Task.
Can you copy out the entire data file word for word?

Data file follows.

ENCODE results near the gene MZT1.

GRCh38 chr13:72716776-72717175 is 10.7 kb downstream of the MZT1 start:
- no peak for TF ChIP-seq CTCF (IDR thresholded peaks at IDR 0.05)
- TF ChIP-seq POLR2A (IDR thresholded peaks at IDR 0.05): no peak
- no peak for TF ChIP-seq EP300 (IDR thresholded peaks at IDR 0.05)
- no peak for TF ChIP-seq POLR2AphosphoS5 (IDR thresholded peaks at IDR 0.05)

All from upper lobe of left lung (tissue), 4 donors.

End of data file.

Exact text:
ENCODE results near the gene MZT1.

GRCh38 chr13:72716776-72717175 is 10.7 kb downstream of the MZT1 start:
- no peak for TF ChIP-seq CTCF (IDR thresholded peaks at IDR 0.05)
- TF ChIP-seq POLR2A (IDR thresholded peaks at IDR 0.05): no peak
- no peak for TF ChIP-seq EP300 (IDR thresholded peaks at IDR 0.05)
- no peak for TF ChIP-seq POLR2AphosphoS5 (IDR thresholded peaks at IDR 0.05)

All from upper lobe of left lung (tissue), 4 donors.